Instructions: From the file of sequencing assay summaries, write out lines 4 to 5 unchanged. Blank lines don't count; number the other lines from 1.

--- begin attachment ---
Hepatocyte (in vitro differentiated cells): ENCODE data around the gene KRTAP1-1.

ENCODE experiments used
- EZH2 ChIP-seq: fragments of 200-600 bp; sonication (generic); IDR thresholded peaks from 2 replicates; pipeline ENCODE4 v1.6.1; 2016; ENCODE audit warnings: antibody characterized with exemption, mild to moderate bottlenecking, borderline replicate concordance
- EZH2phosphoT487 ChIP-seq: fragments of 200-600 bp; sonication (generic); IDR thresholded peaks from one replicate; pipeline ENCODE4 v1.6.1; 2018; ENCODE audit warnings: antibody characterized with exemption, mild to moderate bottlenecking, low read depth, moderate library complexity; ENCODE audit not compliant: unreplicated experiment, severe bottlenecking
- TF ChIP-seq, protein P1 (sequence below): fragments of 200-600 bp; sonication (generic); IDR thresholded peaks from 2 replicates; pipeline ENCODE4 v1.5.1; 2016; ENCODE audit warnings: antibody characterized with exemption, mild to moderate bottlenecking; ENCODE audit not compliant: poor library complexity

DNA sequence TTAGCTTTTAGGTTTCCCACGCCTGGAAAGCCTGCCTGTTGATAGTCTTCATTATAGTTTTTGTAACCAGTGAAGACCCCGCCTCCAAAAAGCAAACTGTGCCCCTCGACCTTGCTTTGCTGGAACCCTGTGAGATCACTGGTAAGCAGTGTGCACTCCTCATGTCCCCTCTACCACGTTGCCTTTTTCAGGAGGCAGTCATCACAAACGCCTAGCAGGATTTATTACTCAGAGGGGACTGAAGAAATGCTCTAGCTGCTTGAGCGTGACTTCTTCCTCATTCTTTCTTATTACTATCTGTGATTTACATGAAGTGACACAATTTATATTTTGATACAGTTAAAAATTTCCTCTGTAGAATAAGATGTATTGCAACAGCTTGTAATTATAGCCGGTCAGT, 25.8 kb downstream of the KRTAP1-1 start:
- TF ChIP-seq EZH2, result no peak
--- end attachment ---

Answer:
- EZH2phosphoT487 ChIP-seq: fragments of 200-600 bp; sonication (generic); IDR thresholded peaks from one replicate; pipeline ENCODE4 v1.6.1; 2018; ENCODE audit warnings: antibody characterized with exemption, mild to moderate bottlenecking, low read depth, moderate library complexity; ENCODE audit not compliant: unreplicated experiment, severe bottlenecking
- TF ChIP-seq, protein P1 (sequence below): fragments of 200-600 bp; sonication (generic); IDR thresholded peaks from 2 replicates; pipeline ENCODE4 v1.5.1; 2016; ENCODE audit warnings: antibody characterized with exemption, mild to moderate bottlenecking; ENCODE audit not compliant: poor library complexity